Mean quality ratings for each composition were determined by asking two experienced elementary teachers on our research team to read each of the compositions and rate them from 1 (considerably below grade level expectations) to 5 (considerably above grade level expectations). These raters were trained and instructed to base the rating on content and text organization. The two teachers' scores for each composition were averaged to arrive at a final score. The interrater Pearson product moment correlation on this scale was .75.
Dependent Measures of Writing-Related Skills
All measures were administered individually to primary grade students. For the intermediate grade students, all measures were administered individually except the Alphabet Task, Colorado Perceptual Speed Test, and the Homophone/Pseudohomophone Choice Test, which were group-administered.
Alphabet Task. Children were given pencils without erasers and told to print the lowercase alphabet in order as quickly as possible without making any mistakes (Berninger & Rutberg, 1992; Berninger, Yates, et al., 1992). Capital letters, omissions, reversals, transpositions, and substitutions were counted as errors, for which points were neither added or subtracted. One point was given for each correctly sequenced letter in the first 15 seconds. This task correlates with handwriting, spelling, and all compositional fluency measures used in this study (Berninger, Yates, et al., 1992).
Neuromotor Function (Finger Succession Task). The examiner modeled the finger succession task (Wolff, Gunnoe, & Cohen, 1983) and provided practice trials. The child was asked to touch the thumb to each finger in succession from the little finger to the index finger without looking. The time (in seconds) required to complete five cycles was recorded. Only the time for the child's dominant hand for writing was used in these analyses. This task is thought to draw upon motor planning and programming for the sequential finger movements needed for paper and pencil writing (Berninger &. Rutberg, 1992). Finger succession was the only neuromotor task included in the battery because it correlated more consistently and more highly with writing measures than any of the other finger function tasks originally used (Berninger, Yates, et al., 1992).
Phoneme Segmentation. The modified Rosner Test of Auditory Skills Analysis (see Berninger, Thalberg, DeBruyn, & Smith, 1987, for stimuli and procedures) required the child to repeat a word (e.g., game) and then say it again without a designated phoneme (e.g., /m/). The score was the percentage correct. Phoneme segmentation correlates with handwriting, spelling, and composition measures (Berninger, Yates, et al., 1992). This task was not used with intermediate grade students because third graders begin to approach ceiling.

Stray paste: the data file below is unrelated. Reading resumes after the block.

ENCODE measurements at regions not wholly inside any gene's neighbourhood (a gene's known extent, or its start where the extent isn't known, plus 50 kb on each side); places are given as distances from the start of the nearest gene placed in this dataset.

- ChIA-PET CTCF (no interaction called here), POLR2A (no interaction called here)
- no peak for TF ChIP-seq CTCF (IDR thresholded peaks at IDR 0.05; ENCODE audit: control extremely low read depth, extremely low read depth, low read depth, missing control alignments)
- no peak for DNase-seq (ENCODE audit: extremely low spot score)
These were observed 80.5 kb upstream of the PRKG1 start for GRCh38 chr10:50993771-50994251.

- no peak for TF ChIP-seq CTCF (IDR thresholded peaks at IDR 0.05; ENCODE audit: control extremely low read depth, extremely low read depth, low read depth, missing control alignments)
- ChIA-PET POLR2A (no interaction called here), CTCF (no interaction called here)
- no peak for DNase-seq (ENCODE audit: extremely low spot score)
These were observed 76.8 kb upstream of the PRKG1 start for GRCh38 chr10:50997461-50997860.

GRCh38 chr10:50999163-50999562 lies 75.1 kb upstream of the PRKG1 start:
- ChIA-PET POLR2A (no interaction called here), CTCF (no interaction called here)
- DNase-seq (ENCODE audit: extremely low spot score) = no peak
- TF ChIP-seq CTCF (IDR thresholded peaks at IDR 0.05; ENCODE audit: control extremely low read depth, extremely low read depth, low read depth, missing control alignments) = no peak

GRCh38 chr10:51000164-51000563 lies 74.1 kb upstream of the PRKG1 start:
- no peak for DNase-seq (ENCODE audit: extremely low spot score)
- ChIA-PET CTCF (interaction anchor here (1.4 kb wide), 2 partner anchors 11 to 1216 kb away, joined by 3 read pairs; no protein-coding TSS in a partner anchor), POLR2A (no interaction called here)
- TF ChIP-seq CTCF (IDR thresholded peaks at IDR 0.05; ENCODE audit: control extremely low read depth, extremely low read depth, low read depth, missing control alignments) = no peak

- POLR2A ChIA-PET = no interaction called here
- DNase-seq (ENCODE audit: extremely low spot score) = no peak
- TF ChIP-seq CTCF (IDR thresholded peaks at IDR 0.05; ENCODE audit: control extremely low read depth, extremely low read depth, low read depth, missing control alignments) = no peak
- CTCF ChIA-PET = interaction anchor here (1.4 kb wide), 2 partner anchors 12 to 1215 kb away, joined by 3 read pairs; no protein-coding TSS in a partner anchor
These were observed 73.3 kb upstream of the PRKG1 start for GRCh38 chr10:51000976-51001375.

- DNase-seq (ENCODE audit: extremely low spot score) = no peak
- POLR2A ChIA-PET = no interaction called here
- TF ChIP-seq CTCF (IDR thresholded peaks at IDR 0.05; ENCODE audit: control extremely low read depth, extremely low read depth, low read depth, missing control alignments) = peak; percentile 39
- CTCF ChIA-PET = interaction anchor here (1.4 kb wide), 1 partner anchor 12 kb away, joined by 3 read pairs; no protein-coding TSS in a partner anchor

Phoneme Articulation. The Phoneme Articulation Task (Vellutino & Scanlon, 1987; Vellutino, Scanlon, Small, & Tanzman, 1991) has a sufficient ceiling for intermediate students. The examiner read ten different pairs of words (half real words and half nonsense words) that differed in only one phoneme. For example, a real word pair was cup/cop and a nonsense pair was thope/fope. The child attempted to produce the sound that was different in each word or nonword pair. The score was the percentage correct. Phoneme articulation correlates with spelling (Berninger, Cartwright, et al., in press).
Orthographic Coding. The Receptive Orthographic Coding Test (Berninger, Yates, 61 Lester, 1991, Appendix II) was given to primary grade children. Orthographic coding is defined as the ability to hold a word in memory and then to access the whole word pattern or its components (single letter or letter cluster). For each trial, the student was shown a word for one second followed immediately by either a word, a letter, or a letter cluster and asked to determine whether the second stimulus matched the first or appeared in the first. (See Berninger, Yates, & Lester, 1991, for further procedural details.) The score was the percentage correct on whole word, letter, and letter cluster trials. This task was not used with intermediate grade students because third graders began to approach ceiling. Receptive Orthographic Coding correlates with handwriting, spelling, and compositional fluency measures.
The Colorado Perceptual Speed Test (Decker & DeFries, 1981; DeFries, 1985) has sufficient ceiling for intermediate students. Children were asked to match a target stimulus of alphanumeric symbols (e.g., acsr) with one of four alternatives on the same line to the right (e.g., rcas, acsr, sacr, rsca) by circling it. During three one-minute trials of 30 items each, the children were instructed to make as many correct matches as possible. The score was the percentage correct for the total number of items (90). This task correlates with handwriting, compositional fluency, and compositional quality measures.